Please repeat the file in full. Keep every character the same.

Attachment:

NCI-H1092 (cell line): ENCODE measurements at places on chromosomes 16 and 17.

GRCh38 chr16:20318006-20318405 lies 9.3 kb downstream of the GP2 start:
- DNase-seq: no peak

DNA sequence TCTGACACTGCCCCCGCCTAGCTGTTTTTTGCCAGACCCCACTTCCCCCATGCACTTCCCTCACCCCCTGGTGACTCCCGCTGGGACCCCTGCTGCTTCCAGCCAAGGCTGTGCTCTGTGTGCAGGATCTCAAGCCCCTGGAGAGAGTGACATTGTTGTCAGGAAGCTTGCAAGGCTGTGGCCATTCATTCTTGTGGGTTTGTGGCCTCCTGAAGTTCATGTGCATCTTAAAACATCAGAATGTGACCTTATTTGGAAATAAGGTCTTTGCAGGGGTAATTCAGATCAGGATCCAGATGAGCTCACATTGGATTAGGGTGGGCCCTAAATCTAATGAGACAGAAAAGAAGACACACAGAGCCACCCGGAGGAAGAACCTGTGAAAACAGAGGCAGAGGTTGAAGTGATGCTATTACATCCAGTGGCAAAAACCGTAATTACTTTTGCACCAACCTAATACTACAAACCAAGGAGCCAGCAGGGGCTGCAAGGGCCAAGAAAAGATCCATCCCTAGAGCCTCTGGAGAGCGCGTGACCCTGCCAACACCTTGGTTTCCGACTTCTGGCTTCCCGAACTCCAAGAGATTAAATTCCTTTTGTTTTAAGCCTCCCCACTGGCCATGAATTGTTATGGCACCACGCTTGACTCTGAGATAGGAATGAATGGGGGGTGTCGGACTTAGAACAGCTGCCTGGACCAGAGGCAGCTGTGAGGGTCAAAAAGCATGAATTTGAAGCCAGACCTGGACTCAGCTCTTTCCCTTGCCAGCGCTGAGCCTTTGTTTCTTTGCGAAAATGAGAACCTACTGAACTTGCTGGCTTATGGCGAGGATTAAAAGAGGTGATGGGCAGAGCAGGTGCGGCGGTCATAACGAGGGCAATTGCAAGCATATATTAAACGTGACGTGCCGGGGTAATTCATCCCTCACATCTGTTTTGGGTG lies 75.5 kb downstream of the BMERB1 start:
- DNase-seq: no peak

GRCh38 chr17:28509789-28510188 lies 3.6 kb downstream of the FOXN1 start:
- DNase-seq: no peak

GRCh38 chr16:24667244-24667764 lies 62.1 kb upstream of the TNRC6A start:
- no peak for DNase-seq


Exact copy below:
NCI-H1092 (cell line): ENCODE measurements at places on chromosomes 16 and 17.

GRCh38 chr16:20318006-20318405 lies 9.3 kb downstream of the GP2 start:
- DNase-seq: no peak

DNA sequence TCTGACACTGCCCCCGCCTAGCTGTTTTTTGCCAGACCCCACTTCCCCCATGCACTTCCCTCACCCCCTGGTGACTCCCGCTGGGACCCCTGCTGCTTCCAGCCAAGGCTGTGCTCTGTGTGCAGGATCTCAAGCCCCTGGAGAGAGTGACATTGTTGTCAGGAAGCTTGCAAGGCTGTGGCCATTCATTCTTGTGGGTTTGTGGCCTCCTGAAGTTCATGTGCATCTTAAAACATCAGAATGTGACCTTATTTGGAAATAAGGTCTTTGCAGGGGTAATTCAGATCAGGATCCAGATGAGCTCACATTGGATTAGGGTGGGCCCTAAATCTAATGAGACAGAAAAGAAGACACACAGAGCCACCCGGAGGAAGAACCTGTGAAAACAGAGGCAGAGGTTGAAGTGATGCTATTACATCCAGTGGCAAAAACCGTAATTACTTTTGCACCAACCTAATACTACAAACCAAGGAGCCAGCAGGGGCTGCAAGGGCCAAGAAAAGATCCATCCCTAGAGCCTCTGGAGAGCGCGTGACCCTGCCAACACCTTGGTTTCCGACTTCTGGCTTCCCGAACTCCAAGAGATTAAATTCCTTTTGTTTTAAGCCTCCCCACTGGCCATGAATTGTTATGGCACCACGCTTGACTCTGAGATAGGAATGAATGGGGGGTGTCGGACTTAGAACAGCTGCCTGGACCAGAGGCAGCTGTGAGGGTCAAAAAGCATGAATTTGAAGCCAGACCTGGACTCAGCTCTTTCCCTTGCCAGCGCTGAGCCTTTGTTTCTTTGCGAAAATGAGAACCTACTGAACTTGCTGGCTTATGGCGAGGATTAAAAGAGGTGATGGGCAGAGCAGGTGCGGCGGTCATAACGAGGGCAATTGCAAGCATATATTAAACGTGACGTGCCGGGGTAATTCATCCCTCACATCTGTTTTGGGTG lies 75.5 kb downstream of the BMERB1 start:
- DNase-seq: no peak

GRCh38 chr17:28509789-28510188 lies 3.6 kb downstream of the FOXN1 start:
- DNase-seq: no peak

GRCh38 chr16:24667244-24667764 lies 62.1 kb upstream of the TNRC6A start:
- no peak for DNase-seq